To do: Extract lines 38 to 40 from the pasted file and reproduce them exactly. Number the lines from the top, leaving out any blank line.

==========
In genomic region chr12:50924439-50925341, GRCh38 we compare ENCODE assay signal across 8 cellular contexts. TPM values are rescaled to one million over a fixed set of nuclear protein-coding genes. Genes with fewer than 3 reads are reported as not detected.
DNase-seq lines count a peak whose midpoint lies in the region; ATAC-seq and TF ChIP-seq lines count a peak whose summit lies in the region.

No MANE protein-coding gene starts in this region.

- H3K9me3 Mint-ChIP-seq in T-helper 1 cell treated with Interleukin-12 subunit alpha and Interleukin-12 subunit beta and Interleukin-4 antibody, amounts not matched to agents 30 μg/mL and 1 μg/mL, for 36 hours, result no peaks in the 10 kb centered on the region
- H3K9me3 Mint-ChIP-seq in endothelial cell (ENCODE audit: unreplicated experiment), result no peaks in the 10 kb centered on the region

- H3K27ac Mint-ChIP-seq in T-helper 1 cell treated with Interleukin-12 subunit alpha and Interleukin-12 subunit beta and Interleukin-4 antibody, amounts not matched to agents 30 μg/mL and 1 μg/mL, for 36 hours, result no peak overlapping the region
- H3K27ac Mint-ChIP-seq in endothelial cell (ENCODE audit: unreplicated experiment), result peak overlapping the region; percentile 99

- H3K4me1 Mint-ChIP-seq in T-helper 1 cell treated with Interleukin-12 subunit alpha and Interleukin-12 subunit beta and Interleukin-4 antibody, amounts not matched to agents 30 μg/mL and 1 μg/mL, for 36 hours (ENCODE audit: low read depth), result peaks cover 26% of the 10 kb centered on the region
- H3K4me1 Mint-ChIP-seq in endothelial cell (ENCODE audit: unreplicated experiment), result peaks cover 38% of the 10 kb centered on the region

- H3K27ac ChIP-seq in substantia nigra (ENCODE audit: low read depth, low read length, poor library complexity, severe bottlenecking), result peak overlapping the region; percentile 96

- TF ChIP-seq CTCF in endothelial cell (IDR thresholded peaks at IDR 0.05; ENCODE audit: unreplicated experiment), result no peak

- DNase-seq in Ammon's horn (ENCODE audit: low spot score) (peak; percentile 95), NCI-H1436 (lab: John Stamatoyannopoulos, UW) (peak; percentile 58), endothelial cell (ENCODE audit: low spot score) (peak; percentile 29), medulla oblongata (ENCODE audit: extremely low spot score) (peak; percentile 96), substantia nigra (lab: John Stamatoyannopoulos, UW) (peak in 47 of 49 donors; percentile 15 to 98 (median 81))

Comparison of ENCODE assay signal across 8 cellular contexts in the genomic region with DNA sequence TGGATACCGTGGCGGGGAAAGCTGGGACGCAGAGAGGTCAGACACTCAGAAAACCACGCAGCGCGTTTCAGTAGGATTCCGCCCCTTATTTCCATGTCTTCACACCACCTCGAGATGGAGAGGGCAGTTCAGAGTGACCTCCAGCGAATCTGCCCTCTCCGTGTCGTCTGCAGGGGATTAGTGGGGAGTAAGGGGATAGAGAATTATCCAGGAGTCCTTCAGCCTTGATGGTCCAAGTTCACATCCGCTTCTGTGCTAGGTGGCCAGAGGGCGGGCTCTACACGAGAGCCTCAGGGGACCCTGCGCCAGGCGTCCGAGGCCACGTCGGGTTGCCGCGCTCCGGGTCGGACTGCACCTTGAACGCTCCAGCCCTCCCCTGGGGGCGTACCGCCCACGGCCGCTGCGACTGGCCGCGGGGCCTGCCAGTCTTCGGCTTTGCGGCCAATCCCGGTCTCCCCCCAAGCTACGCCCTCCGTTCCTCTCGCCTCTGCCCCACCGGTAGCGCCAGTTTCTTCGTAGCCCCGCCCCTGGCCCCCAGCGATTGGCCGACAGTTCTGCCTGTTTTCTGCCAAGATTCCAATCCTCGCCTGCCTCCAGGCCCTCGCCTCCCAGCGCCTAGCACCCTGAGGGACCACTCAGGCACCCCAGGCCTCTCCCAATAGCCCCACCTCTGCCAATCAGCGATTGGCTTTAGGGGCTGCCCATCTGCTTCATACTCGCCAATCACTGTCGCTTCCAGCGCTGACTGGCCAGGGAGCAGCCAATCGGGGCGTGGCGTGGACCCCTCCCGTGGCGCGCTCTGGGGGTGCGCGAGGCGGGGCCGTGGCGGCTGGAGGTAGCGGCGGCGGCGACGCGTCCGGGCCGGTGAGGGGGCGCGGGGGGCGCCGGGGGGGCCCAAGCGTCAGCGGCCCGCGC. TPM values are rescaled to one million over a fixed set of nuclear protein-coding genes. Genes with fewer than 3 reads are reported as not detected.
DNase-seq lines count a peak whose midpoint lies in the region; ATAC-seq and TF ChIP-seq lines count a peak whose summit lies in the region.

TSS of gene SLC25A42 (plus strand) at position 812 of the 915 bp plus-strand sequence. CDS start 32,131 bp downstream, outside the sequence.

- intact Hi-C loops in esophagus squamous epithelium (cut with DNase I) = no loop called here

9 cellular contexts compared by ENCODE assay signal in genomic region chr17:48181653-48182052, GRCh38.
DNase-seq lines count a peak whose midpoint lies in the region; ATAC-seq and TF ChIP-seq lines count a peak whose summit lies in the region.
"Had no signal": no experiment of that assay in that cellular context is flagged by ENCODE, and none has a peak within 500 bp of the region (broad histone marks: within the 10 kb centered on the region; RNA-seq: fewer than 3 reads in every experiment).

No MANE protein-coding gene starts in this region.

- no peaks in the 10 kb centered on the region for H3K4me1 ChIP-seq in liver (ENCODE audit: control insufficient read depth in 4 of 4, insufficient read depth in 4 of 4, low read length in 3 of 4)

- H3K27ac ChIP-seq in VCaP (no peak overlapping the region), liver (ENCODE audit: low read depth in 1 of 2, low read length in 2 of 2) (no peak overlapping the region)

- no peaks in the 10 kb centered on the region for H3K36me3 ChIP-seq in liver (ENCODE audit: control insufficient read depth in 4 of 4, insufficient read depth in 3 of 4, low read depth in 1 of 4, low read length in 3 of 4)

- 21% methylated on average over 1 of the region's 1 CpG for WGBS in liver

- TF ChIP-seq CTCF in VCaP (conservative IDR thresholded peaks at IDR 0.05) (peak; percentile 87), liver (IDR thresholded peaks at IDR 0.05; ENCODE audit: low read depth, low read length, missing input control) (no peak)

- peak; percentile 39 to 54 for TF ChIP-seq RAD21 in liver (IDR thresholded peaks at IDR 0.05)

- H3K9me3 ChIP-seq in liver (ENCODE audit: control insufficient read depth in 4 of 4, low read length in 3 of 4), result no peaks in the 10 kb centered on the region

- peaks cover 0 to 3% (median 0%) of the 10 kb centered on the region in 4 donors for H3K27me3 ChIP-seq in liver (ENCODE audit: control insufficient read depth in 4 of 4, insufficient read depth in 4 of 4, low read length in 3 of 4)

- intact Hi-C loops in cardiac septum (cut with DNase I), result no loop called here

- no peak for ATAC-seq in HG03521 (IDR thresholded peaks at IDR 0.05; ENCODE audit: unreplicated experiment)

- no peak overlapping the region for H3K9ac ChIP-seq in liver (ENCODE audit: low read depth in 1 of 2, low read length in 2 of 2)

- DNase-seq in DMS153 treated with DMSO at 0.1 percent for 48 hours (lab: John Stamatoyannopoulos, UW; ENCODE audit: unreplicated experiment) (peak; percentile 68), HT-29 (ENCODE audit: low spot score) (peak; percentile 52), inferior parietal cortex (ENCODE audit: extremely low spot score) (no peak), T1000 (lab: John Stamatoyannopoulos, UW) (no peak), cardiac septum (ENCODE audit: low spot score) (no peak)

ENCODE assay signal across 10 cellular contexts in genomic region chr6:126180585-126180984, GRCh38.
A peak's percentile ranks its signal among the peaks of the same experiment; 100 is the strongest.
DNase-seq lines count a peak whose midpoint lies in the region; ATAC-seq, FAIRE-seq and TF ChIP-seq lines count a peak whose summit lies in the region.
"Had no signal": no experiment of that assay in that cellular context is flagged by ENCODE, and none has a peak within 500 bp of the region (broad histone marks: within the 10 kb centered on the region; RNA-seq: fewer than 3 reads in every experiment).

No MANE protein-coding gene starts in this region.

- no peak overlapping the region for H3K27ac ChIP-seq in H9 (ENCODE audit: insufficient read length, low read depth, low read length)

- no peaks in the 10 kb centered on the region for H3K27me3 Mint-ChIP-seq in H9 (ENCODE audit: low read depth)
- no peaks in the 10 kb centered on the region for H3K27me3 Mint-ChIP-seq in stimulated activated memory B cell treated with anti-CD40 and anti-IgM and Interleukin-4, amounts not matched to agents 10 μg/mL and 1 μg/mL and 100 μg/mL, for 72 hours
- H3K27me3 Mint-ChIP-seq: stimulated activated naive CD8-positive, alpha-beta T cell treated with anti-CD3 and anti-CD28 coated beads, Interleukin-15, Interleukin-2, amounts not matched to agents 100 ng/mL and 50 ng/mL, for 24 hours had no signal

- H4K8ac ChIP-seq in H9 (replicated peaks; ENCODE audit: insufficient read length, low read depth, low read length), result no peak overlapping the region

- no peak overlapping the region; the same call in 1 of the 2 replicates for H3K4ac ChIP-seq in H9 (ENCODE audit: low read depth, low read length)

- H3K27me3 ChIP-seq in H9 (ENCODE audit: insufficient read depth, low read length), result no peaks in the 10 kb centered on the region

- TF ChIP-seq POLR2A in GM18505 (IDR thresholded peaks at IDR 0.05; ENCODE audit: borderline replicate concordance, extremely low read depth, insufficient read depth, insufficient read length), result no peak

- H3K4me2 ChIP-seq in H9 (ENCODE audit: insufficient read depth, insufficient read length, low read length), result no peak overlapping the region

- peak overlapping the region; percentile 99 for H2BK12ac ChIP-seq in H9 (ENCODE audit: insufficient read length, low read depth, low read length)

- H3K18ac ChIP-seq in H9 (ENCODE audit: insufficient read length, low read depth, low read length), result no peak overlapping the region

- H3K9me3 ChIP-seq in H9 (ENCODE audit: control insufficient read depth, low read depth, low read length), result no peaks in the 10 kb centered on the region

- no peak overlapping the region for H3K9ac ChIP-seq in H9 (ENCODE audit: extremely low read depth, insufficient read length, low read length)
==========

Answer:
- no peak overlapping the region for H3K27ac ChIP-seq in H9 (ENCODE audit: insufficient read length, low read depth, low read length)

- no peaks in the 10 kb centered on the region for H3K27me3 Mint-ChIP-seq in H9 (ENCODE audit: low read depth)
- no peaks in the 10 kb centered on the region for H3K27me3 Mint-ChIP-seq in stimulated activated memory B cell treated with anti-CD40 and anti-IgM and Interleukin-4, amounts not matched to agents 10 μg/mL and 1 μg/mL and 100 μg/mL, for 72 hours